Open to All Disciplines: Anyone Can Apply
The grant program is open to anyone from any discipline, from student to tenured professor, and from any organization – colleges and universities, government laboratories, research institutions, non-profit organizations and for-profit companies.
Agile, Accelerated Grant-Making
The initiative uses an agile, accelerated grant-making process with short two-page applications and no preliminary data required.
Applications are submitted online, and winning grants are chosen approximately 4 months from the submission deadline.Initial grants of $100,000 are awarded two times a year. Successful projects have the opportunity to receive a follow-on grant of up to $1 million.
De-compartmentalizing science through Grandchallenges.org
Phi Beta Iota: The problem with this well-intentioned initiative is that it throws money as items in isolation. All well and good. It would be much more impressive if it had a strategic analytic model that emphasized healthy lifestyle, healthy environment, and natural/alternative cures; and if it demanded some form of intelligence coordination in relation to all the other policies that impact on health far more negatively that we can solve–the bottom line is that we are killing our species faster than any amount of innovation can help it survive. In our humble opinion.
Project Masiluleke is a South African project that aims to find solutions for the country’s growing AIDS pandemic. The project is unique in that it enjoys the collaboration of a group of leading South African and international partners in the clinical, technical, philanthropic, development and design arena’s. The project was unveiled globally at the annual Pop!Tech Conference in Camden, USA in October 2008 and will be officially launched in South Africa in 2009.
In a country where less than 5% of the adult population knows their HIV-status and more than 24% is HIV positive (close to 40% in provinces like Kwazulu Natal), Project Masiluleke has the potential to:
- Bring large numbers of people into testing without spending millions on expensive and often unsuccessful awareness campaigns,
- Empower people to know their HIV status by testing privately and accurate for the disease, in the privacy of their own homes,
- Involve adherent ARV patients as role-models and mobile support agents, through the virtual call centres,
- Keep patients on treatment and increase treatment effectiveness, through regular doctor’s visits and clinical support.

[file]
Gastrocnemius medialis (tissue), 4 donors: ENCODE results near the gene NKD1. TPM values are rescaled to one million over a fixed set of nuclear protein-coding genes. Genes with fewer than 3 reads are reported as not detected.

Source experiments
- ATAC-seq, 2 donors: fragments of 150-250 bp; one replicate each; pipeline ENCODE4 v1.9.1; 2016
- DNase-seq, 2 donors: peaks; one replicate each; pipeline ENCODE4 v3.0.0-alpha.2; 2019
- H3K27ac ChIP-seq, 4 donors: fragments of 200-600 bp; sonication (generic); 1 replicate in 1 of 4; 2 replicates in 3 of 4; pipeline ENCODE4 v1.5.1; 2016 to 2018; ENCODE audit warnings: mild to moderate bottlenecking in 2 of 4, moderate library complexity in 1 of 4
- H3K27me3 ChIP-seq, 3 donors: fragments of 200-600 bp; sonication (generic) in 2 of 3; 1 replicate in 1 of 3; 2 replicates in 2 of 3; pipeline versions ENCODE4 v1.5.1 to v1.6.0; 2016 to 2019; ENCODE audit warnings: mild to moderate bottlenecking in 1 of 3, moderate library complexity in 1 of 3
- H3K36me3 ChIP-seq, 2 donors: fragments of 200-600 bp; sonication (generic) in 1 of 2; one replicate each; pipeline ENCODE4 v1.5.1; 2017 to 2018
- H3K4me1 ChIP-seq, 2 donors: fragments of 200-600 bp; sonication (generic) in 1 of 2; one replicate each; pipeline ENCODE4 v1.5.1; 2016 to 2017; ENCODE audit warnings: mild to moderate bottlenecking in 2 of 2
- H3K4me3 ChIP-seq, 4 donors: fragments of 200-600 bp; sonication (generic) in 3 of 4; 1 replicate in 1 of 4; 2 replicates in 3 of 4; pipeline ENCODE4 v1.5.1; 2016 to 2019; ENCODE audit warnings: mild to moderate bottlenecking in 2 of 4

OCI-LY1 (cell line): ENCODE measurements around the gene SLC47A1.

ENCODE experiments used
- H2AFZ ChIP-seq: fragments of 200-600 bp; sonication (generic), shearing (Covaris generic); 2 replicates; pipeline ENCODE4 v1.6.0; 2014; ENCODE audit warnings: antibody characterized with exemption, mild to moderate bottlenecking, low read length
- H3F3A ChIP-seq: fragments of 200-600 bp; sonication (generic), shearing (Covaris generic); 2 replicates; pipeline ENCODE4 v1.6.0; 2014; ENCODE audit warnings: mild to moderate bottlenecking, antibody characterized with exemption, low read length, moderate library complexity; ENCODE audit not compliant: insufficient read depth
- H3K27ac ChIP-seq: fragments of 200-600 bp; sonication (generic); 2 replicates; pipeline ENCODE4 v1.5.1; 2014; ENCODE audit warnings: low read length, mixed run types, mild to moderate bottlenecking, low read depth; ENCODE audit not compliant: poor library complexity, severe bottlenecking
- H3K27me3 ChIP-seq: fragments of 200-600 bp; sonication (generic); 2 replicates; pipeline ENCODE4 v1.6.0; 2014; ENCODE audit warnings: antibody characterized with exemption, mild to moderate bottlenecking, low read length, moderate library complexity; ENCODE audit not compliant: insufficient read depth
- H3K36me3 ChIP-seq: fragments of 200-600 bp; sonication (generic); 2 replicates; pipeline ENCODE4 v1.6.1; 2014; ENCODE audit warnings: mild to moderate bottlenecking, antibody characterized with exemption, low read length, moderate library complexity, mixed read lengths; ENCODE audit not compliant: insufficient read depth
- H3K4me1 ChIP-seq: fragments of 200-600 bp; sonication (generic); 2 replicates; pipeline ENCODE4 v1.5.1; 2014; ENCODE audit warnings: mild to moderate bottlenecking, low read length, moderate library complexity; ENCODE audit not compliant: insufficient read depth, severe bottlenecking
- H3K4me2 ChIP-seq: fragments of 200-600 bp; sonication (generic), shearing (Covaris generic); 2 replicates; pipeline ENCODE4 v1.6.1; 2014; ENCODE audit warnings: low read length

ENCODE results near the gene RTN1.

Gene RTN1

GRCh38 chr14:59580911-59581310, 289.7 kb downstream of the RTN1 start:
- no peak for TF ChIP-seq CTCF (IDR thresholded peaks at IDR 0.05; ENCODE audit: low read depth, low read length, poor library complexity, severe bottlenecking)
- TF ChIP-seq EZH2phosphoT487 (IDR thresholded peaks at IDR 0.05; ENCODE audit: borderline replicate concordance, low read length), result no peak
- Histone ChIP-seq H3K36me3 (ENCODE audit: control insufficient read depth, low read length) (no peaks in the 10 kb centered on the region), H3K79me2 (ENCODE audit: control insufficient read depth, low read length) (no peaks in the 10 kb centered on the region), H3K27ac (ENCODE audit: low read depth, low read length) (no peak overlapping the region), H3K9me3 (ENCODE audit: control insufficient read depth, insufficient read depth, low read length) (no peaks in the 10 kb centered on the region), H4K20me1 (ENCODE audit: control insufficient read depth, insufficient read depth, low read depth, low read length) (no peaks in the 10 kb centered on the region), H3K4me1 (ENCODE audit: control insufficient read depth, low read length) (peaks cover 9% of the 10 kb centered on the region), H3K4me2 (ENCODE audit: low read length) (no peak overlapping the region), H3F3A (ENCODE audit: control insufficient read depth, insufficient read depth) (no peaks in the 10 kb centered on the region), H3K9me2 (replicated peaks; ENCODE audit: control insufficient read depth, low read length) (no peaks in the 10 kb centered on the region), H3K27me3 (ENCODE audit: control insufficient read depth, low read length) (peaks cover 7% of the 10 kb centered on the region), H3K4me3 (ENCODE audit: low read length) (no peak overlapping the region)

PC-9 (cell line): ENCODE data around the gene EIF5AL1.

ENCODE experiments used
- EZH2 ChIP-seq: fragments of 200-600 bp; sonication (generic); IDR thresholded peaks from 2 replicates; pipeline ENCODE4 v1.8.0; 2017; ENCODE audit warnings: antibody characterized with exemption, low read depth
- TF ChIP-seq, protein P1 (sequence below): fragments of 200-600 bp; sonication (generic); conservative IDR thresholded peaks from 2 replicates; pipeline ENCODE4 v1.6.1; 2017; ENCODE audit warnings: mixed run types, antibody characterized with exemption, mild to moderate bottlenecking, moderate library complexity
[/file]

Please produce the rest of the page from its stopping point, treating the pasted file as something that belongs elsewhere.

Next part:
Other links on the same project:
Public website bringing together disparate data sources to achieve a unified view of the current global state of infectious diseases.
Comment: Idea = add mobile alerts based on location, making the alerts more relevant to those closer to the outbreaks.
+ Biosurveillance (and the twitter feed)
+ Praecipio International | An Institute for Warning Analysis
This is a good idea/resource that needs a great deal of additional information and mobile SMS access.
Thanks to those posting at the Ushahidi Twitter feed
+ Epidemic advisory situation report
+ Crisis Commons Wiki on Pakistan Floods
+ Sahana Foundation Flood Response Resources
+ Crisis mappers
+ Praecipio International | An Institute for Warning Analysis
+ Biosurveillance (and the twitter feed)
+ 3.5 million Pakistan kids at risk of fatal diseases
+ Map of Pakistan flooding
+ Mismanagement of rivers, farms contributed to large flooding
+ UN Pakistan Floods Emergency Response Plan August 2010
Below are interesting links/stories from our Twitter feed that were not posted to Phi Beta Iota due to time constraints, etc:
- ISP Owner Who Fought FBI Spying Freed From Gag Order
- America discards 40% of the food it makes (2% composted) while a billion go hungry
- Afghan War Interactive Timeline
- Scientists developing cancer breath test
- (video) Crime on the Southwest Border: The FBI partners with Mexican law enforcement and many federal, state, and local
- Mapping Haitian History: An interactive map of Haiti
- Arizona Counter Terrorism Information Center Overview
- President Obama signs into law ban on cell phones in federal prisons
- Latest from Russia: Russian-Fires.ru, the First Ushahidi Experience
- Ramadan goes hi-tech with phone apps to remind the devout to pray
- Social Networks Can Warn of Disease After Disasters
- How Freedom Fone Helped Create Participatory Radio in Africa